The two towers of The Lincoln Common continue their race to the top

The Lincoln Common June 2018

The Lincoln Common’s two towers near topping out in Lincoln Park.

If my math is correct, I see towers of 18 and 19 stories at The Lincoln Common. Both those numbers are very close to 20, which is what we were expecting on the former Children’s Memorial Hospital site in Lincoln Park.

And it’s not just those two towers¬†W.E. O’Neil is hard at work constructing. Belmont Village across Fullerton has started shooting upwards, 2380 North Lincoln (the old White Elephant shop) is getting some much-needed attention (finally!) and the six-story retail & office building at 2350 North Lincoln has risen fast. Heck, even the parking garage next to that is having work done. These are a busy couple of blocks in Lincoln Park.

The Lincoln Common brings the pane

In the distance, the two towers of The Lincoln Common rise in Lincoln Park.

As the two 20-story towers of The Lincoln Common climb towards the sky, there’s considerable action down near the lower floors. Glass action. And the glass action suits this project just fine. Thank GC W.E. O’Neil for the shiny new panes.

The Lincoln Common is being co-developed by Hines and McCaffery Interests. Two architecture firms are involved in the design of the two towers as well: Skidmore Owings & Merrill, and Antunovich Associates. This portion of the old Childrens Memorial Hospital site will deliver 269 apartments in each tower.

Competition is fierce, as the two towers of The Lincoln Common rise in Lincoln Park

The Lincoln Common February 2018

Somewhat of a side-by-side shot of two towers at The Lincoln Common rising in Lincoln Park.

Only in my own mind is there a raging competition at The Lincoln Common between W.E. O’Neil crews on the North and South towers. It’s only my imagination conjuring up images of hidden hammers and missing rebar, as the North Team does anything it can to infiltrate the South and sabotage their efforts. You simply can’t complete a 20-story building if one of your work boots is stolen every morning.

Yet somehow, both towers seem to be coming along quite nicely. As if everyone’s working together instead of getting in each other’s way. Novel concept, is it not?

Two towers of The Lincoln Common are starting to rise

The Lincoln COmmon

One of two cores that will become 20-story towers at The Lincoln Common.

Cores for the dual 20-story towers at The Lincoln Common are starting to rise from the deep excavations along Lincoln Avenue in Lincoln Park. W.E. O’Neil has a pair of tower cranes working on-site, so we’re going to assume there’s a little friendly competition going on over there over which tower grows faster.

We’ve pointed this out before: The Power Of Two is hard at work at The Lincoln Common.

There were a couple newsworthy events at other phases of The Lincoln Common last week. First, a tower crane permit was issued for Belmont Village at 700 West Fullerton. Later in the week, a full permit was issued for the 6-story office building at 2350 North Lincoln, directly across the street from the dual towers. W. E. O’Neil is the CG on those two projects as well.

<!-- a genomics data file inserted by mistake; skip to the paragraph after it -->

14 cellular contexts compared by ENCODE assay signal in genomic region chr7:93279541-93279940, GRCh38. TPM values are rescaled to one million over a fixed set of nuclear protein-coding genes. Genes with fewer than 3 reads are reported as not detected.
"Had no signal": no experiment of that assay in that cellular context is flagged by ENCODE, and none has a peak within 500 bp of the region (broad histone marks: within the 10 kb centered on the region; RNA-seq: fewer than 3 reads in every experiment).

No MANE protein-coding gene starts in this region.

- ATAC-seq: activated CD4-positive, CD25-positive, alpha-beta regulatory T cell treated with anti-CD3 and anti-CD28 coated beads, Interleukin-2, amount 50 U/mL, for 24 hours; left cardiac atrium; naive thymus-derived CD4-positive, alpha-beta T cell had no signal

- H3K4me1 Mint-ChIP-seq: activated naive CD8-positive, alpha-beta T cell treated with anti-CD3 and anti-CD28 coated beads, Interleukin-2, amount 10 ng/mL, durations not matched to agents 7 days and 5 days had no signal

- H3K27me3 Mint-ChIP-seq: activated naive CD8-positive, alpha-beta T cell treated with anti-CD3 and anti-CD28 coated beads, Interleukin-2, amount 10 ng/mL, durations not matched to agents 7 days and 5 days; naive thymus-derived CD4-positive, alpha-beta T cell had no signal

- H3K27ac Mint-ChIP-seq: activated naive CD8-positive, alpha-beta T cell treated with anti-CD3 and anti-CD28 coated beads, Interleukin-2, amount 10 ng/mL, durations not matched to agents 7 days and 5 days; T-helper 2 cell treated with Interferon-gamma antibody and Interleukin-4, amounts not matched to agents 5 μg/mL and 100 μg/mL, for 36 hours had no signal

It’s Craning Day Part II at The Lincoln Common

The Lincoln Common North Crane

North Crane’s stub is set in its foundation, and the rest of the crane is being erected starting today.

Out at The Lincoln Common in Lincoln Park. W. E. O’Neil and Central Contractors Service¬†are back at it again, erecting the second tower crane for the dual-20-story-tower mixed-use project from Hines and McCaffery Interests.

The site was blessed with a pair of tower-crane permits back in July and August. The South Crane (The permits call them “East” and “West.” This is a struggle for me.) was erected in late August. And this morning, work is starting on the North Crane. Funny, North got its permit first, yet was erected after South, but that means nothing at all, so it isn’t worth mentioning, even though I did anyway.

As for construction itself, the south tower is starting to go vertical, with the core reaching above street level. Meanwhile, the north tower area is still mostly underground. You’ll notice, in particular, the tower-crane foundation is well below street level. Which is further proof this will be a fascinating site to watch.

Progress continues on Sterling Bay’s topped-out 4-story C.H. Robinson HQ

Gone is the red monster crawling crane that helped 1515 West Webster top out in early August. But there’s still a lot to see, including a crane on a barge, as Power Construction continues working on Sterling Bay’s new office building along the North Branch of the Chicago River.

Destined to become the new home of C.H. Robinson, the four-story, 60-foot-high structure is a design from Skidmore, Owings & Merrill, and will grow to over 200,000 square feet when finished next year.

1515 West Webster

Progress on 1515 West Webster is seen from the 46th floor of 150 North Riverside.

W.E. O’Neil erecting Chicago’s 31st tower crane at The Lincoln Common

The Lincoln Common south tower crane

The Lincoln Common south tower crane makes its appearance in the Lincoln Park skyline.

It’s almost here.

Chicago’s 31st (and, eventually, 32nd) tower crane is just about ready to lift the heavy stuff at The Lincoln Common in Lincoln Park. W. E. O’Neil and Central Contractors Service have been on the site since Wednesday setting up the South Tower Crane. That means crew members are climbing around at scary heights, fastening what needs to be fastened, tightening what needs to be tightened. By the looks of progress, there’s no reason to believe Southy won’t be operational for work on Monday.

Still no sign of North Tower Crane, but I don’t want to sound greedy. We can just enjoy one for now.